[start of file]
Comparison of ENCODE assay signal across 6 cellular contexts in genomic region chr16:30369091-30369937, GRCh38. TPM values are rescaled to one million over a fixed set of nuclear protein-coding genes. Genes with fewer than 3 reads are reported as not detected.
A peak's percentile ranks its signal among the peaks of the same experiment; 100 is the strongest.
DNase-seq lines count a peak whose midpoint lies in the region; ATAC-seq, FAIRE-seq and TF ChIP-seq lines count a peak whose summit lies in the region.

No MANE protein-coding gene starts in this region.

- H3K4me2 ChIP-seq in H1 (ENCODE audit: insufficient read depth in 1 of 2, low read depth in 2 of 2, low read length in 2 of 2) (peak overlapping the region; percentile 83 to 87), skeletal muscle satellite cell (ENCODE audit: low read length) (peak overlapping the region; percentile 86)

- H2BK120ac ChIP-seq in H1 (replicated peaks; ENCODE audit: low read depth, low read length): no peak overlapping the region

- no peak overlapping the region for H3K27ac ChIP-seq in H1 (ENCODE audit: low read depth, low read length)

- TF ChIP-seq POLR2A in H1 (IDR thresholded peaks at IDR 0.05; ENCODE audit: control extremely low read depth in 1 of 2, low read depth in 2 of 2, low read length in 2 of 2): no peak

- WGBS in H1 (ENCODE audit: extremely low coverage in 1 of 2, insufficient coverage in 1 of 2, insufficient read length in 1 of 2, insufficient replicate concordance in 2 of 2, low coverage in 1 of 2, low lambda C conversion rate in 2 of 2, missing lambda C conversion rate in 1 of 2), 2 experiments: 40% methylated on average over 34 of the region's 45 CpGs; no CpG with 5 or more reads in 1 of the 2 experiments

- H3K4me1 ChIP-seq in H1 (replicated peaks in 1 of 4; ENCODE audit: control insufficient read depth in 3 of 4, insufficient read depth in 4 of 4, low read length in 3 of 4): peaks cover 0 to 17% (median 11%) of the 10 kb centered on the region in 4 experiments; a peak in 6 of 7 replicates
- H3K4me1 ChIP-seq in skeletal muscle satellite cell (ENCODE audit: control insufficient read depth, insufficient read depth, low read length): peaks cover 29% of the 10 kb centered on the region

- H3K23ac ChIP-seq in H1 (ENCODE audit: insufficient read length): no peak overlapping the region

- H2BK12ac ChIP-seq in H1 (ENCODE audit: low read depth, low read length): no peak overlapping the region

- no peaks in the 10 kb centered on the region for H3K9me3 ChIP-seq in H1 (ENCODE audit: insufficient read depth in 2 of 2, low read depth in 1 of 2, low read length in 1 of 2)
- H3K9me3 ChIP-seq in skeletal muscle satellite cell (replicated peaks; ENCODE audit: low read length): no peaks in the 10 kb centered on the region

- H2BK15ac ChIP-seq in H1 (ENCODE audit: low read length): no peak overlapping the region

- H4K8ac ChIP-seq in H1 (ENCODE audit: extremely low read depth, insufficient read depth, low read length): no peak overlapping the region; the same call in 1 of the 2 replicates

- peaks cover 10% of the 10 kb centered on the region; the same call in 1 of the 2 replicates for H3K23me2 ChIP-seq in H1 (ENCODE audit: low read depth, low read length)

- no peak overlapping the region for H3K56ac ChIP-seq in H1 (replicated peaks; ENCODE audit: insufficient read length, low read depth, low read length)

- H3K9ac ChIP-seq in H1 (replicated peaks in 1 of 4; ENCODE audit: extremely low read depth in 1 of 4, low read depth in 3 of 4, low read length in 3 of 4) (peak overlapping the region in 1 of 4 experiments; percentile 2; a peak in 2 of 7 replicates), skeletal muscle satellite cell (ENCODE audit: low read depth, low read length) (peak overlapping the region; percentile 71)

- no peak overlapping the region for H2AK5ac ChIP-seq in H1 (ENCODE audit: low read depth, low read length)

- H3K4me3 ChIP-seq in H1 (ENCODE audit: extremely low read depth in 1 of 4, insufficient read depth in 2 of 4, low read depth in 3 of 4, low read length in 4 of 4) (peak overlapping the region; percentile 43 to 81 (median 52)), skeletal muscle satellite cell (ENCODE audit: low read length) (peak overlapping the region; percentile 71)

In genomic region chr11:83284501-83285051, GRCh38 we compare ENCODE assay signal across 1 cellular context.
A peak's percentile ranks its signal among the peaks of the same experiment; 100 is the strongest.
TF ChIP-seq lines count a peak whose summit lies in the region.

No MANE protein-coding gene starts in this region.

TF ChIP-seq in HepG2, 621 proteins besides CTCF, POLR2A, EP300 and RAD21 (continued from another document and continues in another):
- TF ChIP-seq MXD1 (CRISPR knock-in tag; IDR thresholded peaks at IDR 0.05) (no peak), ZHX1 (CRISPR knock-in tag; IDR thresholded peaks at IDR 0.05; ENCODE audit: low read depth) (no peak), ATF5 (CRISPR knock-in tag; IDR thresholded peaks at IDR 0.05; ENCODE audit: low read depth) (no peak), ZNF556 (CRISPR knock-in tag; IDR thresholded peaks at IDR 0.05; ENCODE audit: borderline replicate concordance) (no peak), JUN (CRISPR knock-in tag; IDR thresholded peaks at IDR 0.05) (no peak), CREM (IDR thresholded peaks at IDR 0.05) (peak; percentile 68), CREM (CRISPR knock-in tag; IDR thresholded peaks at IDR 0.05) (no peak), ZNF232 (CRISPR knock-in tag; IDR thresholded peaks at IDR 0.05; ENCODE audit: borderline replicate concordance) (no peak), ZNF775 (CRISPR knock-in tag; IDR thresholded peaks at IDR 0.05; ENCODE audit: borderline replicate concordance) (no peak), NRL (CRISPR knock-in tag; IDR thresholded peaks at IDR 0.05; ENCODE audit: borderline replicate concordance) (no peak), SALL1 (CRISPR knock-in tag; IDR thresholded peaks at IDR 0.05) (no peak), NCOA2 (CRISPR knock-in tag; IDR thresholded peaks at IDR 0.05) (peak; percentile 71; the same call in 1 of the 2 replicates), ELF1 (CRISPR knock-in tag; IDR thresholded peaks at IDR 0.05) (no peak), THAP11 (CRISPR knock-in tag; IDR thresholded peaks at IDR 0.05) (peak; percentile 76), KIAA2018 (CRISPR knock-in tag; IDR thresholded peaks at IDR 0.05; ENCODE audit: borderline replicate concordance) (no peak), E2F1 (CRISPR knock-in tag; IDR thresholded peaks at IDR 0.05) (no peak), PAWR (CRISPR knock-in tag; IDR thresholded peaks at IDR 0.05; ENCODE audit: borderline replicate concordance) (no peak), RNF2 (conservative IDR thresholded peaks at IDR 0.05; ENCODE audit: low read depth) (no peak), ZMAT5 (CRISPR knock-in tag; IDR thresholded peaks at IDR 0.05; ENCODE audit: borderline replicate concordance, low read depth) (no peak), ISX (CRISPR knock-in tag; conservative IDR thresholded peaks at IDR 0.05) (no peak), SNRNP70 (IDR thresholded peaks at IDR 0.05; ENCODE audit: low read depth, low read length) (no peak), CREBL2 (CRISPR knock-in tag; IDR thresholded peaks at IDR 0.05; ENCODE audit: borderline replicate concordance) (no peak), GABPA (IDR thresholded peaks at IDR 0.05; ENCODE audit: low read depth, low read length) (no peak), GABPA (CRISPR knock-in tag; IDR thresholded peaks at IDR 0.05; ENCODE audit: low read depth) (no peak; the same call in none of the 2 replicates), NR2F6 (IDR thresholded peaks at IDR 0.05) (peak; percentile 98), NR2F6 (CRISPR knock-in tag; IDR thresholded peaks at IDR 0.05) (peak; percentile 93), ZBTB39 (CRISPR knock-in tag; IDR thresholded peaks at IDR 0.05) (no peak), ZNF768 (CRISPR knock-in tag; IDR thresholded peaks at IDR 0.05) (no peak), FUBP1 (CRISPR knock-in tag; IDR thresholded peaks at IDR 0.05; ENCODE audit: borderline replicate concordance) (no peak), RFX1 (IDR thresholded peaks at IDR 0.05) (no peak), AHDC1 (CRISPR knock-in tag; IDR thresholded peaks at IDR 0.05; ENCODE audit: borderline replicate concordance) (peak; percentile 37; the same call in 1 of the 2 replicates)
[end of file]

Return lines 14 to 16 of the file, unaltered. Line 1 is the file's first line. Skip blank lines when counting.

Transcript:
- no peaks in the 10 kb centered on the region for H3K9me3 ChIP-seq in H1 (ENCODE audit: insufficient read depth in 2 of 2, low read depth in 1 of 2, low read length in 1 of 2)
- H3K9me3 ChIP-seq in skeletal muscle satellite cell (replicated peaks; ENCODE audit: low read length): no peaks in the 10 kb centered on the region

- H2BK15ac ChIP-seq in H1 (ENCODE audit: low read length): no peak overlapping the region